The Topic:
Sidewalk Games

Easier - Adults and children like playing games. Many city kids live in crowded neighborhoods. When they play outside, their playgrounds are often vacant lots, sidewalks, or even the streets.
 
Harder - Recreation was largely unknown in American culture until near the end of the Nineteenth Century. At that time, large cites were burgeoning with immigrant populations living in overcrowded tenements and row houses. Urban children who a few decades before had been working in sweatshop factories, now improvised their play to fit a limited space. Stickball and stoopball were direct derivations of baseball that were played in the streets (less crowded than today's thoroughfares). Ropejumping, marbles, and hopscotch could be fit onto a sidewalk area.
 
Outdoor or streetplay remained popular pastimes for youth, especially in the warmer months, until the advent of organized summer recreation programs, television, and later video games. Today both adults and children keep some of the traditional sidewalk games alive.
 
How to Play Marbles at Land of Marbles
http://www.landofmarbles.com/marbles-play.html
This site has illustrations and instructions for playing marbles.
Related Websites:
2) American Marbles http://www.marbles-american.org/
3) American Marbles Ringer Rules http://marbles-american.org/rules.html
4) Don't Lose Your Marbles at Kids'Turn Central
http://www.kidsturncentral.com/topics/sports/marbles.htm
5) Play Marbles at eHow http://www.ehow.com/eHow/eHow/0,1053,3999,00.html
6) How to Play Marbles http://web.ukonline.co.uk/conker/conkers-and-ghosts/marbles.htm
7) How to Play Rolley-Hole Marbles
http://www.state.tn.us/environment/RT/marbles/marbles.htm
 
Scully
http://www.gamecabinet.com/rules/Scully.html
Scully is a game played on a sidewalk and uses a small, drawn-out court about 3 x 3 feet in area. Each player needs a personal Scully 'chip,' which are actually bottle caps placed top side down.
Additional Information:
2) Skully Central at Streetplay http://www.streetplay.com/skully/
3) This is Scully http://www.teako170.com/scully.html
 
Spaldeen
http://www.spaldeen.com/
Here you find the rules to several sidewalk games played with the pink-color Spalding High-Bounce ball.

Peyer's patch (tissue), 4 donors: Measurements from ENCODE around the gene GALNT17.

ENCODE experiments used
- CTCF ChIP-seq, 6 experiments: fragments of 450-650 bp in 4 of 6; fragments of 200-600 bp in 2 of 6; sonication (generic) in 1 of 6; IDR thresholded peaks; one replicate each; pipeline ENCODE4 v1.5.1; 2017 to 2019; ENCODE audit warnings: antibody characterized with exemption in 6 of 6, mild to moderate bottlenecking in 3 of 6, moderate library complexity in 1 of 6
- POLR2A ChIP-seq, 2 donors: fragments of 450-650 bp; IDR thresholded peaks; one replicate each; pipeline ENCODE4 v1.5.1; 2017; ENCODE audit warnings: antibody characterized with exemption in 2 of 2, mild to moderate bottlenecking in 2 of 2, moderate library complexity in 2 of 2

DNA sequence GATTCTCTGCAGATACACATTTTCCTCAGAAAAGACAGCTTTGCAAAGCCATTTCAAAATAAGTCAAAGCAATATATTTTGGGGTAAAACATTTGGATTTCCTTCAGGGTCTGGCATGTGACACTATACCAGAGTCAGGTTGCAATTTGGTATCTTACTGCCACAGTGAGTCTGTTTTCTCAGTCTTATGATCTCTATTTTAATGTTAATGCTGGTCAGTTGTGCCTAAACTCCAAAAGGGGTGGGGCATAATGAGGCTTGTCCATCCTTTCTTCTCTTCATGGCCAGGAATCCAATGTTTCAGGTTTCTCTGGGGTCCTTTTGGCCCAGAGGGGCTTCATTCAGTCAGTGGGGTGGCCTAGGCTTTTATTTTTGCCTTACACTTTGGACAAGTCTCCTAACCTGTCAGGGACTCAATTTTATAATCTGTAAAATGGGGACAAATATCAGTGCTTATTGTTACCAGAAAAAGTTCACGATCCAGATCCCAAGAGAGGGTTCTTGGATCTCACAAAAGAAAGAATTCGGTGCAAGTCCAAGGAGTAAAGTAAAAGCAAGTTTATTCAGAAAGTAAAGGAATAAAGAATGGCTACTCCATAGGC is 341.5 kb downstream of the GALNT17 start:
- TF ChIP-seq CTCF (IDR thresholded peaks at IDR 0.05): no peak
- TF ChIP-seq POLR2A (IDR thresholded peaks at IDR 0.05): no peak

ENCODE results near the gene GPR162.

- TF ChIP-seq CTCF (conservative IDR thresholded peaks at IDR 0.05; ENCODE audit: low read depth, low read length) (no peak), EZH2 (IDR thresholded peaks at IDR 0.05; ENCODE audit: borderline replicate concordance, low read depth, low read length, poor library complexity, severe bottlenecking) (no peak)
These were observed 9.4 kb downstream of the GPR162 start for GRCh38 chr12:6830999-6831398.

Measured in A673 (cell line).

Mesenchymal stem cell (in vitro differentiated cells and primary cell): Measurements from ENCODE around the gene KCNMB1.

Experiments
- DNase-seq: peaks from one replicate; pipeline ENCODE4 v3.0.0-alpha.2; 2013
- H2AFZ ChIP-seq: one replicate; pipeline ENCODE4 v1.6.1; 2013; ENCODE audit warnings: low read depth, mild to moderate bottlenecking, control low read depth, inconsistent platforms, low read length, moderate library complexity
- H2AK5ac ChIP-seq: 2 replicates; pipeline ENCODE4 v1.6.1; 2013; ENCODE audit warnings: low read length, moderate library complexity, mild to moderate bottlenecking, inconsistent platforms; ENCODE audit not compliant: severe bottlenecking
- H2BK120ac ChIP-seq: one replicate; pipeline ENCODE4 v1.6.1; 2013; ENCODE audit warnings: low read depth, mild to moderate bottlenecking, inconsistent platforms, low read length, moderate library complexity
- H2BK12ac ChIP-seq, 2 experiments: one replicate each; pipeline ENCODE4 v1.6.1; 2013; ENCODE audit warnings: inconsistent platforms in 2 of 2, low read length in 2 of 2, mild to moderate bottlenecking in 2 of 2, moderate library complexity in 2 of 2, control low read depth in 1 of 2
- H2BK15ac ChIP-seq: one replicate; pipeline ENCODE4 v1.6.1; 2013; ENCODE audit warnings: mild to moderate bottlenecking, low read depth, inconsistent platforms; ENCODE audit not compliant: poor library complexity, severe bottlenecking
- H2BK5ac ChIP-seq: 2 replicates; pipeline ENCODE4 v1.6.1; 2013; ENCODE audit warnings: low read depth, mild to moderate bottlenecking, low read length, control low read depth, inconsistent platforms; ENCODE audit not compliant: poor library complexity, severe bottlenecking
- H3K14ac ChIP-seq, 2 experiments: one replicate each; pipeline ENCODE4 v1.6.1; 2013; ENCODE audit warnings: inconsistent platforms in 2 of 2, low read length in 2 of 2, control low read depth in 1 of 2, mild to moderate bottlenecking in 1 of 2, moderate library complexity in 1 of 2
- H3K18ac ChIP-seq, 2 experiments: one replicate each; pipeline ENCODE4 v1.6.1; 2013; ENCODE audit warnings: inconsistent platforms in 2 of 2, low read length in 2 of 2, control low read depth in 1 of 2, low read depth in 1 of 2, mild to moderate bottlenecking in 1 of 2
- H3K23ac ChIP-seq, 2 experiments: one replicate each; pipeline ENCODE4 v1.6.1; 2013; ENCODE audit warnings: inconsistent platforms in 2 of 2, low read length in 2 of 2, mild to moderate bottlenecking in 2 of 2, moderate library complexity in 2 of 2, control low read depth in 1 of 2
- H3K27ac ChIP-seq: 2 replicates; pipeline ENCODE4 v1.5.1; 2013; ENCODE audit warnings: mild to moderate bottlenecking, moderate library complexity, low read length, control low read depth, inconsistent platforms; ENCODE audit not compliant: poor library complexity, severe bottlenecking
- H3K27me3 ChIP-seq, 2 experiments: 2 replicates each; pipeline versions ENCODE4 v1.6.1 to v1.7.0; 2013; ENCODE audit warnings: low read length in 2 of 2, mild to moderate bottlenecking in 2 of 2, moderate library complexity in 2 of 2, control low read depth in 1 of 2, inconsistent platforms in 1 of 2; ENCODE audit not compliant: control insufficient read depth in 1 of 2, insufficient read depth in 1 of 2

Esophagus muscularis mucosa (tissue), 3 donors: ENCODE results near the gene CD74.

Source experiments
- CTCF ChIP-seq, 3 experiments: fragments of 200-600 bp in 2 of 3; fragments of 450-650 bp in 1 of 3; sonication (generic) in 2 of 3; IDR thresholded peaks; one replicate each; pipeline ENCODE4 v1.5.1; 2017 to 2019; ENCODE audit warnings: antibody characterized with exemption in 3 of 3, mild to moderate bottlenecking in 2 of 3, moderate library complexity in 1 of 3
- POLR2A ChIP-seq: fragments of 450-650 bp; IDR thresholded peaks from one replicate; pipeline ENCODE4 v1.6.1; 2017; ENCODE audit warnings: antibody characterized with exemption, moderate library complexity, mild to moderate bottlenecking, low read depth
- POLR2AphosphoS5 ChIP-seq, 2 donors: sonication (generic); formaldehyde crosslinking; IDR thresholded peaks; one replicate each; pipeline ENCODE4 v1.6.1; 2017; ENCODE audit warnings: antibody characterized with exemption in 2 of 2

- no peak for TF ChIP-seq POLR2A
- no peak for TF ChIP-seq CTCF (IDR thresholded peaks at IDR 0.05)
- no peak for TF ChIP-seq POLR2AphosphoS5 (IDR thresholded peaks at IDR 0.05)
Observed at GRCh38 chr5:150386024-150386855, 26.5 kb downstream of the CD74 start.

Related Websites:
2) Games: Rubber Balls at Streetplay http://www.streetplay.com/thegames/haveaball.htm
 
Streetplay
http://www.streetplay.com/
Celebrate the games of urban summers gone by-such front-stoop institutions as marbles, bottle caps, stickball, and many more.
Not To-Be-Missed Section:
2) Games http://www.streetplay.com/thegames/
Related Websites:
3) Outdoor Games http://www.parentcenter.com/general/fun/games/7410/7432.html
4) Leisure For Kids http://www.focusmm.com/kids/leisure1.htm
  
After visiting some of the websites, complete one or more of the following activities.
 
Learn A New Game. Have you ever played Scully, Spaldeen, stickball, marbles? Look through the websites and identify a game that you have never played before. Collect any apparatus that is needed for the game. Get together with some friends and try playing the new game. Organize your own tournament!
 
Create A Sidewalk Games Mural. Create a scene that shows kids playing a game or games outside on the sidewalk, playground, or the street. The scene could be set in a historical time period. Display your completed artwork. You might even do your drawing in chalk on the sidewalk!
 
Interview People About the Games They Played Growing Up. Learn about how to conduct interviews at sites like Oral History. Then, interview several people from as many different generations as possible to find out their favorite games as a child. Interview parents, neighbors, grandparents, other relatives, and older friends.
 
Organize A Games Club. Get together a group of friends and create your own games club. Decide the type of games you are interested in, rules and procedures to follow, and how often and where the group will meet. You might require that each member, teach the group a new game. Or you may want to concentrate on one activity. Have fun!
 
Make a Poster. Use the websites to learn more about a game. Create a poster showing people how the game is played. Draw your own pictures or use a digital camera to show the game step-by-step.
 
Websites By Kids For Kids
Frisbee Golf, Anyone? (1999 Internet Challenge Project)
http://library.thinkquest.org/25034/
This project provides information about the history of the game, a glossary of terms, official rules, and equipment.
 
Fun at Recess
http://library.thinkquest.org/J002150/
This site was developed primarily as a school-day resource, but it contains information about many outdoor games.
 
More Sidewalk Games
BoxBall
http://members.aol.com/hairythumb/boxball/boxball.html
First, to get started playing boxball, you need a 'Spaldeen' or a tennis ball will do. Next, you need to find a flat area that can be divided into four large boxes. Then you need to find at least two or three other agile friends.
Related Websites:
2) Boxball at Streetplay http://www.streetplay.com/thegames/boxball.htm
3) Boxball at Spaldeen http://www.spaldeen.com/boxball.html
 
Greiner Rules of Four-Square
http://home.earthlink.net/~amgreiner/4square.html
To play four-square, all you need is a good soccer-size ball with a strong bounce and four or more people. (A medium- or lightweight ball is recommended.) If you do not live near a playground or some other place where a pre-drawn court is to be found, you can always bring along some chalk and mark your own court.
More Information About Four-Square:
2) Four Square . . . http://www.rice.edu/armadillo/Mlist/archivemar94/msg00126.html
3) Official Rules of Four Square http://members.aol.com/stedr/rules.htm
4) Play Four Square at eHow by B. Sember
http://www.ehow.com/eHow/eHow/0,1053,13523,00.html
  
Hopscotch at Games Kids Play